Brazil’s largest city, São Paulo, is experiencing its worst drought in years and scientists say that it is being caused by the continued deforestation of the Amazon Rainforest and climate change.
According to these scientists, deforestation and climate change combined are causing the reduction of vapour clouds (flying rivers), which normally bring rain to the centre and south of Brazil.
INPE (National Space Research Institute) Meteorologist Jose Marengo coined the term ‘flying river’ to describe the phenomenon of water vapour released by the rainforest trees that travels west and then to the south of the country. However, these flying rivers failed to arrive this year unlike the past five years, according to INPE satellite images.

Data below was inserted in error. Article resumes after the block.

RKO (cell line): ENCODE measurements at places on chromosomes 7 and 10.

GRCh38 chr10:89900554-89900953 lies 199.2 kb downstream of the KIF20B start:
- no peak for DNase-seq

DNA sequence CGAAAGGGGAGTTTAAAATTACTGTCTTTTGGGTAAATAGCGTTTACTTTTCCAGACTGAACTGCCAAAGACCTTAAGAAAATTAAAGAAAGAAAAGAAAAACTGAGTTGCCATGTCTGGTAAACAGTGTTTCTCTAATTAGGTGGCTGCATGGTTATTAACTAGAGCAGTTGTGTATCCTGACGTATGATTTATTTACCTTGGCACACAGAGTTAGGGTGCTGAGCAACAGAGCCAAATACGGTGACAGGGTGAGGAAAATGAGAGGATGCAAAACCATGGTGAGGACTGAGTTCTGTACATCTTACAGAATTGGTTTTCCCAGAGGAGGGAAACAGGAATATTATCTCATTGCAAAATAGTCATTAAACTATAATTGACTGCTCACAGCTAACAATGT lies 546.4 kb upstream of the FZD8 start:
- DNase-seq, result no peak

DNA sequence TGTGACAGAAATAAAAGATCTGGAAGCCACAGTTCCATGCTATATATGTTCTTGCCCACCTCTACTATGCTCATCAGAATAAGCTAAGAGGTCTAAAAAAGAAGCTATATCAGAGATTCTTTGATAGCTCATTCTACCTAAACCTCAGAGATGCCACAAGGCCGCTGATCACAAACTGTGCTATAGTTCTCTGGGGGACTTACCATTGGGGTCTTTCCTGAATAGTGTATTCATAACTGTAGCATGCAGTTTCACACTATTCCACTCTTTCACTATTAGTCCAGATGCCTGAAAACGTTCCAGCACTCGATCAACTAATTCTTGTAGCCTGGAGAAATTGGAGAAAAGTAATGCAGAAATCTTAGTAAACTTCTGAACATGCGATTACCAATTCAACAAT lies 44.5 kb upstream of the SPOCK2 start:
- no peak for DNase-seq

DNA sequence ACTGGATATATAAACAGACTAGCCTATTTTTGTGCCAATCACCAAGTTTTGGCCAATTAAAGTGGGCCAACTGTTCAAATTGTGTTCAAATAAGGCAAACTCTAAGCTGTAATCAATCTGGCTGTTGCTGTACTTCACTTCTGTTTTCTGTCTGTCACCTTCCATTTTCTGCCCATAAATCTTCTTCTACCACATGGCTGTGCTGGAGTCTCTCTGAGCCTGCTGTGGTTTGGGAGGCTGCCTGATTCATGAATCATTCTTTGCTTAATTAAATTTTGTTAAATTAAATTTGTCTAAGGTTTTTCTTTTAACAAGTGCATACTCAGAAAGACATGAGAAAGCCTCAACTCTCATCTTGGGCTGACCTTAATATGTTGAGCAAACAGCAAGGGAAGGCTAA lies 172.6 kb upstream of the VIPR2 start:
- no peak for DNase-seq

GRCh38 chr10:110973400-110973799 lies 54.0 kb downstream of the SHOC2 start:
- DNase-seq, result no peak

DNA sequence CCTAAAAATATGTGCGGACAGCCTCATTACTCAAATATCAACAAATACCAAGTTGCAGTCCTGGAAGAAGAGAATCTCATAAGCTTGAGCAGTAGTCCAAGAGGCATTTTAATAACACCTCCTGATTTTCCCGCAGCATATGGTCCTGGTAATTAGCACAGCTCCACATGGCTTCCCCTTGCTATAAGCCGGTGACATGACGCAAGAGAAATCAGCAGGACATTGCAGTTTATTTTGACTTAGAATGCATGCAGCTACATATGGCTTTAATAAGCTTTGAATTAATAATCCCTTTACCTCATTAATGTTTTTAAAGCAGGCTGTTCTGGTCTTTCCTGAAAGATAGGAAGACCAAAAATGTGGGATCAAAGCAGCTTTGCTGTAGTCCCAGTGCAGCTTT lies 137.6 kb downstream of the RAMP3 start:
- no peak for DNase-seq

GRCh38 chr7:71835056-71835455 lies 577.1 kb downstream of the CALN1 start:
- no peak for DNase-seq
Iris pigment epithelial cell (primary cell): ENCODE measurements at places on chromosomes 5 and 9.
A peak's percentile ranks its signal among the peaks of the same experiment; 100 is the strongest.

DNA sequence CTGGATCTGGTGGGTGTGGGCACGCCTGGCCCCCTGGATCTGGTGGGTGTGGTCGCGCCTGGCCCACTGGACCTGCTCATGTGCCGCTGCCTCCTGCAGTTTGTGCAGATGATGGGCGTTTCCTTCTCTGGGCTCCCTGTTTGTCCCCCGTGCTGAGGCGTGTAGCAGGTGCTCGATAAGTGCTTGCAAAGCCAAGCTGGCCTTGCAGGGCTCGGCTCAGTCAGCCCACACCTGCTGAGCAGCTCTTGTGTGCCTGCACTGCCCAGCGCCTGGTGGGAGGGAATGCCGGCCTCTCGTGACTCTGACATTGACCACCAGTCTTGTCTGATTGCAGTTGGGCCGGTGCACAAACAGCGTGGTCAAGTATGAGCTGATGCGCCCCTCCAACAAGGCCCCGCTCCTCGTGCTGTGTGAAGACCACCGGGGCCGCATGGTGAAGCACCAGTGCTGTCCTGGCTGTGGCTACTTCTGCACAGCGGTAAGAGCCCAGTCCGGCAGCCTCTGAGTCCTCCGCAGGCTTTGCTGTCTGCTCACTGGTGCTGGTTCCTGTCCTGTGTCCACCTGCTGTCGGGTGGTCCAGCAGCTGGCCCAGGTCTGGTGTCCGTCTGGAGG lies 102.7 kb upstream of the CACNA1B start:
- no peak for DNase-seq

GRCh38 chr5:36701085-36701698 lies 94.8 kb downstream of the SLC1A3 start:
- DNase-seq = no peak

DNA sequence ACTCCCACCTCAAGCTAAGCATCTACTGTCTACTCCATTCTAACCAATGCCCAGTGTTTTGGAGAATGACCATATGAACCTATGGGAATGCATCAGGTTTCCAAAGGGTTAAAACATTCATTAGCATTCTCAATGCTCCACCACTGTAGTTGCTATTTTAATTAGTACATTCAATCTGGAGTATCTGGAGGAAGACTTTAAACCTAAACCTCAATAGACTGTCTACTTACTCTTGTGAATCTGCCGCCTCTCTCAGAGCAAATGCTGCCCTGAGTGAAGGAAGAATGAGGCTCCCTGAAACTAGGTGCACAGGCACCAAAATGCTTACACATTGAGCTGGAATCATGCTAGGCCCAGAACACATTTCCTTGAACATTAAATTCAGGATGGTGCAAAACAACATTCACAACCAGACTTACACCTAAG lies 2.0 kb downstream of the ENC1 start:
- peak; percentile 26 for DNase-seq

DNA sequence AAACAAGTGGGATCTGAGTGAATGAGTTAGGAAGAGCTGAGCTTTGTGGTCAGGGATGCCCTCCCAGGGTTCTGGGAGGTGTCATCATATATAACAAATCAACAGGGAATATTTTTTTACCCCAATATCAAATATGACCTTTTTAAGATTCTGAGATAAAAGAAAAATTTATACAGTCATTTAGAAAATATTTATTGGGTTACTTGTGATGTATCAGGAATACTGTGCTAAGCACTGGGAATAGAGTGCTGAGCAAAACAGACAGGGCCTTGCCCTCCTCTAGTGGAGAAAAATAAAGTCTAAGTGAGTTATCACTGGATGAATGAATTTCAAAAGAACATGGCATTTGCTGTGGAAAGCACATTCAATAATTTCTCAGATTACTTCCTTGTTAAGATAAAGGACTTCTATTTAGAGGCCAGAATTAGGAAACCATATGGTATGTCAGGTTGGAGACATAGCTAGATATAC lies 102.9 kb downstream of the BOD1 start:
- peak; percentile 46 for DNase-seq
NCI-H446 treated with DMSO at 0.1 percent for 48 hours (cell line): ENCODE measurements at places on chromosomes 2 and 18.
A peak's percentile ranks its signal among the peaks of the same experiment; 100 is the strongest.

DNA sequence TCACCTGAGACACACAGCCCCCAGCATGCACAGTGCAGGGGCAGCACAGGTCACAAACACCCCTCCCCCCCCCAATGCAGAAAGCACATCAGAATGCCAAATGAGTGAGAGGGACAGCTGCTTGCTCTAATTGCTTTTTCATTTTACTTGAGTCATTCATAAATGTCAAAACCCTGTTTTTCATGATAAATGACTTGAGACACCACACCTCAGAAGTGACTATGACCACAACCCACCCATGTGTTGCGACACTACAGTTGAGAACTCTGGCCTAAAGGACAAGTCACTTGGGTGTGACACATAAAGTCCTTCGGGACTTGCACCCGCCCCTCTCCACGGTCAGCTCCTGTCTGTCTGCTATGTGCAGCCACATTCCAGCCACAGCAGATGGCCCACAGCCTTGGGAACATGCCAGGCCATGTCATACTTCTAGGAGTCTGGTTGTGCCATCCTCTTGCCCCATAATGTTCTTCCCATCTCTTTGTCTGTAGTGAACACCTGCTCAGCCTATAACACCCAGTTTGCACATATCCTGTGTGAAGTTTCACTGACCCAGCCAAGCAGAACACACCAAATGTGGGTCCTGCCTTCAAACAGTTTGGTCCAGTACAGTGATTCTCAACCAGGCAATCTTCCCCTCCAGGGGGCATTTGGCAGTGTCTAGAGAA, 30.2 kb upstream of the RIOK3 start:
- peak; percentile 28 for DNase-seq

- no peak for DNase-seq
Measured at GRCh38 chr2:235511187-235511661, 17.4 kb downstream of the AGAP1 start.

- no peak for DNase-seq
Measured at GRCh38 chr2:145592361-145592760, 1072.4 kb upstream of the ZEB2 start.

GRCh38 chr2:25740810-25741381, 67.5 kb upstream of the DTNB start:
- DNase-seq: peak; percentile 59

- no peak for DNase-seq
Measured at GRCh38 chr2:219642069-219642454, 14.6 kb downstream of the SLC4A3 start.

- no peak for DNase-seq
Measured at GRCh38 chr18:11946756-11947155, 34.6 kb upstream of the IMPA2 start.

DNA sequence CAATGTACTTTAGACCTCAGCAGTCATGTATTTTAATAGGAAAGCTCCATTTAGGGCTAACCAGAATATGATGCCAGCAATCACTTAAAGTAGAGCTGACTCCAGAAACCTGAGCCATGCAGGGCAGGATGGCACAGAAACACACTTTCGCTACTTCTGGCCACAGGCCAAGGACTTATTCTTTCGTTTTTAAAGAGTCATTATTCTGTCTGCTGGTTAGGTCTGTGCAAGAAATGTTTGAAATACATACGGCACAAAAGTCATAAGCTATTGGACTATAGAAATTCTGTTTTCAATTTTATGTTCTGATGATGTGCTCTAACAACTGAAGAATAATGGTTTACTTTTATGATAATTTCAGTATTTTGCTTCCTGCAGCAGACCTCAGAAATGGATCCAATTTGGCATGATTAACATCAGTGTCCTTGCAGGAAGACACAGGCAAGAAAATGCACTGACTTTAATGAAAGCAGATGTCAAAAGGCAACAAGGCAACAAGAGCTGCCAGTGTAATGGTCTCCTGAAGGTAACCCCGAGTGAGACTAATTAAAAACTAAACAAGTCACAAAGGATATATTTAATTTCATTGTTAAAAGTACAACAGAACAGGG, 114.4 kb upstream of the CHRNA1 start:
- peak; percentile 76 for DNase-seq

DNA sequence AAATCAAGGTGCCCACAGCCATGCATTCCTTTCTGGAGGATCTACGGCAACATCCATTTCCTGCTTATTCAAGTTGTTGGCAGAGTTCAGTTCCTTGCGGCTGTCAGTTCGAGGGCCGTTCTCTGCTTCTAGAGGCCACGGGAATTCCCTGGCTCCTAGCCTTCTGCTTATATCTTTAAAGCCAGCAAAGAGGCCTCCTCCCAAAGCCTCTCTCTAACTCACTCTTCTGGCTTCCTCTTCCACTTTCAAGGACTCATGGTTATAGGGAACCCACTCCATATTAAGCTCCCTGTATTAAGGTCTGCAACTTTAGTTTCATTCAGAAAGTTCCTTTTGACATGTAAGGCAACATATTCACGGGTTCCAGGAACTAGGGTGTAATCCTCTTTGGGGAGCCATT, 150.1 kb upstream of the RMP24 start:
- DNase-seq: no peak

The Amazonian region evaporates 20 bn tonnes of vapour in a single day, which amounts to more water than the Amazon River discharges daily into the Atlantic.
If deforestation activities continue to be undertaken, it is feared that these water droughts will be experienced more frequently. Contributors to the deforestation of the Amazon Rainforest include fires being set by farmers to clear areas for planting or cattle-raising. One of Brazil’s leading climate scientists Antonio Nobre considers these fires a particular threat as they introduce many particles into the atmosphere. These particles then dry the flying river clouds, meaning they don’t rain, which leaves the Amazon trees with no resistance to fire and makes it difficult to stop a blaze once it has begun.
Nobre warned in 2009 that in five or six years time there would be a ‘catastrophe’ if deforestation were not avoided. With the recent droughts five years later, it seems the scientist’s fears were more than warranted.
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